A $12.2 million federal grant won by the University of Kentucky will support efforts by a cross-campus team of researchers to minimize the damage done to the environment and public health by hazardous waste sites.
The award from the National Institutes of Health was announced Monday on UK’s Lexington campus. The state’s flagship university said the grant will support work by more than 50 scientists and students from 15 academic departments contributing to research at the UK Superfund Research Center.
“This grant — among the largest single awards in UK’s research portfolio — will support our continuing efforts to better understand and minimize the negative effects related to toxins and compounds found in Kentucky’s and the nation’s Superfund sites,” said UK President Eli Capilouto.
Kentucky is home to more than 200 federal Superfund sites, including 14 places on a priority list of the worst U.S. sites, university officials said. Kentucky’s sites include abandoned waste dumps and large industrial facilities, they said.
The Bluegrass state also is plagued by some of the nation’s highest rates of chronic ailments, including cancer, cardiovascular disease and diabetes.
At UK, environmental science researchers are working to develop new methods to detect hazardous chemicals and clean up contaminated sites.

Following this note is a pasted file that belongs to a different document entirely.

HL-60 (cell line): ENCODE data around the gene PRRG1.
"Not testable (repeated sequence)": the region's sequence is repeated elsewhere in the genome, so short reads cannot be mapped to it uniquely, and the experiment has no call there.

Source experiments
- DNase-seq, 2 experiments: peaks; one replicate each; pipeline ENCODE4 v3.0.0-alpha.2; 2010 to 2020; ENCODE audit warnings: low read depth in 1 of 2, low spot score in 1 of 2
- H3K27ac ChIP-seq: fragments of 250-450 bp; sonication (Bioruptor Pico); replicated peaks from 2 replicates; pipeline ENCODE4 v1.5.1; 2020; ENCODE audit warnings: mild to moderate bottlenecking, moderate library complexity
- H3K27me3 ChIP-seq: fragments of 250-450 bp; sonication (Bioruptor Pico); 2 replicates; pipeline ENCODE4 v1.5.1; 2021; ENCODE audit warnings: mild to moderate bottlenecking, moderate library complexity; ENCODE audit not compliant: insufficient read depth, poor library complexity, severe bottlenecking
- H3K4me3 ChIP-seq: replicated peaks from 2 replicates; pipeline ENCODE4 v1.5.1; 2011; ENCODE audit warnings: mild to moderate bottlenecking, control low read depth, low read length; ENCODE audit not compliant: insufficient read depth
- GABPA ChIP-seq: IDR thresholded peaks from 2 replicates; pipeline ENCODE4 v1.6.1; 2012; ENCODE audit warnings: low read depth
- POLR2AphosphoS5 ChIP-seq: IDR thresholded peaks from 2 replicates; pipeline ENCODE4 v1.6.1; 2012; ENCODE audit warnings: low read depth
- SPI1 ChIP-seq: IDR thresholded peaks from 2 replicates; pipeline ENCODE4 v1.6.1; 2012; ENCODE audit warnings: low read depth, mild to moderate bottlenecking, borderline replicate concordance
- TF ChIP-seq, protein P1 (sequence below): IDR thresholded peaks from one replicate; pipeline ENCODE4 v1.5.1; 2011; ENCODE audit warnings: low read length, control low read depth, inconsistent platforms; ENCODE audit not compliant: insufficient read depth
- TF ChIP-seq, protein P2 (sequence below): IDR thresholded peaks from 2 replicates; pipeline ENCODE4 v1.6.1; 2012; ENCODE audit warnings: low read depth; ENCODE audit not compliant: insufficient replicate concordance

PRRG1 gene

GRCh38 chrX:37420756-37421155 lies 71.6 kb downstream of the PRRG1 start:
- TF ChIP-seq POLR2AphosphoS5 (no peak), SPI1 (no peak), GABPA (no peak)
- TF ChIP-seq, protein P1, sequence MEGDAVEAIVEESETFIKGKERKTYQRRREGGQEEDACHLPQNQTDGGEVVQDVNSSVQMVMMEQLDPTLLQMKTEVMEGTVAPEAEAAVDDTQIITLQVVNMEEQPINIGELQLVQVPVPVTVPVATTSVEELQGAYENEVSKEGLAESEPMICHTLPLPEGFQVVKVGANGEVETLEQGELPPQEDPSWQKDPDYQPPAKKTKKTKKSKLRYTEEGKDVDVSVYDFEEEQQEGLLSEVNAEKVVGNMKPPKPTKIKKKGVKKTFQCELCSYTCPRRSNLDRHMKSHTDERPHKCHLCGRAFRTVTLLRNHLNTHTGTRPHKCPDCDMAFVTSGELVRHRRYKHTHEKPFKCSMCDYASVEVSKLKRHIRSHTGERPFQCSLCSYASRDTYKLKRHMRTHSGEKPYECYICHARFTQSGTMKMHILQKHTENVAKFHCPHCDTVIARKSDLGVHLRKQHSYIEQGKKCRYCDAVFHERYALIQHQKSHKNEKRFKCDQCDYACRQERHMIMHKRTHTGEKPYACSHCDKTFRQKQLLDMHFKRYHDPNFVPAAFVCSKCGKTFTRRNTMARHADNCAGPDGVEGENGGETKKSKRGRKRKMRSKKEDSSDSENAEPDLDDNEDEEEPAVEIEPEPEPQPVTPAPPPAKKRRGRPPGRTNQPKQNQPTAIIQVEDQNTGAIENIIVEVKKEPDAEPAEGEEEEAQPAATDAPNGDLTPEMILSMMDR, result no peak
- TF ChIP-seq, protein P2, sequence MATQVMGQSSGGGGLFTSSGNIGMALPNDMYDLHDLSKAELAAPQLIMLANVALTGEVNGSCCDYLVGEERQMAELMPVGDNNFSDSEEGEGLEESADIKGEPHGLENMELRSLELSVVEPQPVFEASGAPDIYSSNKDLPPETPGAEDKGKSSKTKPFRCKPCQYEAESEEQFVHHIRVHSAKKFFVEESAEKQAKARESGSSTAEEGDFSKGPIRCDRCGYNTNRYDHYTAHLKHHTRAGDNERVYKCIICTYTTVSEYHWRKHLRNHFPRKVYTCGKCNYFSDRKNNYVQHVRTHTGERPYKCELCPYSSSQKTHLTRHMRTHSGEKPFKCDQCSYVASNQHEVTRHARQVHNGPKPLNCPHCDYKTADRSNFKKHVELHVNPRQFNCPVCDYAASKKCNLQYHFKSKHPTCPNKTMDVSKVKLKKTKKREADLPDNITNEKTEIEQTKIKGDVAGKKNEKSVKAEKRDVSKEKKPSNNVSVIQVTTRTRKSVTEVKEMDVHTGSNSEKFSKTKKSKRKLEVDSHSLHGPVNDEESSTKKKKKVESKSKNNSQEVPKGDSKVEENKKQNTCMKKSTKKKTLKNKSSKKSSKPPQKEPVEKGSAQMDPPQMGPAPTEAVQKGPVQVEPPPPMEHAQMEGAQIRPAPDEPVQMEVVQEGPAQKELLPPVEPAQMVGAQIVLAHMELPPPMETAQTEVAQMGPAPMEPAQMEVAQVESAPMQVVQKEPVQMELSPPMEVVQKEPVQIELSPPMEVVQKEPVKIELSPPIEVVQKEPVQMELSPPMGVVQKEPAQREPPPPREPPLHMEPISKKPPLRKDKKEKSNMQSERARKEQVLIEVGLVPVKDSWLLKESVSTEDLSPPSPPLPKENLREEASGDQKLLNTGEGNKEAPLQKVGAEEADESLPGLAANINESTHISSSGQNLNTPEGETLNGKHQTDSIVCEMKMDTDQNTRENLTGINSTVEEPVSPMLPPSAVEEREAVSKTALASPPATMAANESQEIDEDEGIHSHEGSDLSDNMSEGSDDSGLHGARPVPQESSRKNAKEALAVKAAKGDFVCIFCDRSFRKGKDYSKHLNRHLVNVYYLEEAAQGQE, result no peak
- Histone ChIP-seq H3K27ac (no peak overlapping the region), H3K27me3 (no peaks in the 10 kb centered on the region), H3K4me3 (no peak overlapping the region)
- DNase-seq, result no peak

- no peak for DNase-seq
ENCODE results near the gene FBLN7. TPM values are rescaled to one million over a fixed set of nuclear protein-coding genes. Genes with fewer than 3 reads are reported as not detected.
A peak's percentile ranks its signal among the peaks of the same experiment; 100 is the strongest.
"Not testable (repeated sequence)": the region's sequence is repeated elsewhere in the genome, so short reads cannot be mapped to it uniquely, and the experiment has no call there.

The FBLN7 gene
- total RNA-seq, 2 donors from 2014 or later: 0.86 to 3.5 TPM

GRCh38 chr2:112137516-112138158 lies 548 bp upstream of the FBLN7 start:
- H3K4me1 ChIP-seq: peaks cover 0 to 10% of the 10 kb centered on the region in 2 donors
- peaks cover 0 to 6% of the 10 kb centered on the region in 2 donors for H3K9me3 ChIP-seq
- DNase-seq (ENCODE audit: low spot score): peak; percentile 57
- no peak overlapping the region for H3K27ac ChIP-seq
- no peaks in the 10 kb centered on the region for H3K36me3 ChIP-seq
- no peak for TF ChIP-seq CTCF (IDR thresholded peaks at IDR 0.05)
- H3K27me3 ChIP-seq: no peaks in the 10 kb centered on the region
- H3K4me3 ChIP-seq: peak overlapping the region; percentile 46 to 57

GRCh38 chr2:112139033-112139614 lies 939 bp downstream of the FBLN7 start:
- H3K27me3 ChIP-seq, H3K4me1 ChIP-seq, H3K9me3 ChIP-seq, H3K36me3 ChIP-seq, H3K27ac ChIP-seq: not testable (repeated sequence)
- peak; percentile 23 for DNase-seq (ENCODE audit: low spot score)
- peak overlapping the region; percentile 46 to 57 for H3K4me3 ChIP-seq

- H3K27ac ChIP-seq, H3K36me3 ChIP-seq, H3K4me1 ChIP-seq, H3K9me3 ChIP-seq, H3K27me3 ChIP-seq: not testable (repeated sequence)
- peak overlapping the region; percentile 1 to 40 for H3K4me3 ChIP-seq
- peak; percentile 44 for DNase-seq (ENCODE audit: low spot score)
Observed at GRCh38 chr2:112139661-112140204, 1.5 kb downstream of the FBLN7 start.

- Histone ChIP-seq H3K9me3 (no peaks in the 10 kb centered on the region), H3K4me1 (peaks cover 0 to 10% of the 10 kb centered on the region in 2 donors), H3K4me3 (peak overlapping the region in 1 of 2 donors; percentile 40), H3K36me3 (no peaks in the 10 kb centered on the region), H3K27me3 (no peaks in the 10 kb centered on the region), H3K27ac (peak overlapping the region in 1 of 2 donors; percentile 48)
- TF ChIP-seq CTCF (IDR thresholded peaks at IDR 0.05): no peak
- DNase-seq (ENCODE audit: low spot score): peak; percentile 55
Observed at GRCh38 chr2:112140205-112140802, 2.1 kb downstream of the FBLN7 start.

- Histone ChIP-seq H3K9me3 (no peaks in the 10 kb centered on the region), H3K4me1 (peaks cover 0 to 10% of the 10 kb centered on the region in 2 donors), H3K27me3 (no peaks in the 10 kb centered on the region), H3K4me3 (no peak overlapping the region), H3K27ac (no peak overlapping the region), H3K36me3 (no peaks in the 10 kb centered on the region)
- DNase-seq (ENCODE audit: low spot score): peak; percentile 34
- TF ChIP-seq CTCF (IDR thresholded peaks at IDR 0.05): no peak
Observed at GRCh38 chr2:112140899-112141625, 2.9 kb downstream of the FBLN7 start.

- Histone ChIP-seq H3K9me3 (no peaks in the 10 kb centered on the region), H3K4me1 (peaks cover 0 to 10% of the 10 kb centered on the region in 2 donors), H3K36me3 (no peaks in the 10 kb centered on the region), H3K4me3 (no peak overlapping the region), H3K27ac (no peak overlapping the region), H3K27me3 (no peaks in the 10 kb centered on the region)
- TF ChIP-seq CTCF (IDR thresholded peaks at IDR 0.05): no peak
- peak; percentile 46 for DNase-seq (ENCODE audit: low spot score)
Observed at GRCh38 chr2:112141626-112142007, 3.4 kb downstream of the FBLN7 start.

“We are optimistic that the results from our environmental science research will help accelerate the clean-up of several Superfund sites in Kentucky,” said Lindell Ormsbee, a civil engineering professor and associate director of the UK Superfund Research Center.
Other researchers are focusing on whether nutrition can help reduce the health impact from exposure to hazardous chemicals, the university said. Another research topic is the impact exposure to toxic chemicals has on prenatal development.
UK has received funding for its Superfund-related work since 1997. Research backed by the grant will pull together work by scientists from UK’s colleges of agriculture, food and environment; arts and sciences; engineering; medicine; and public health.
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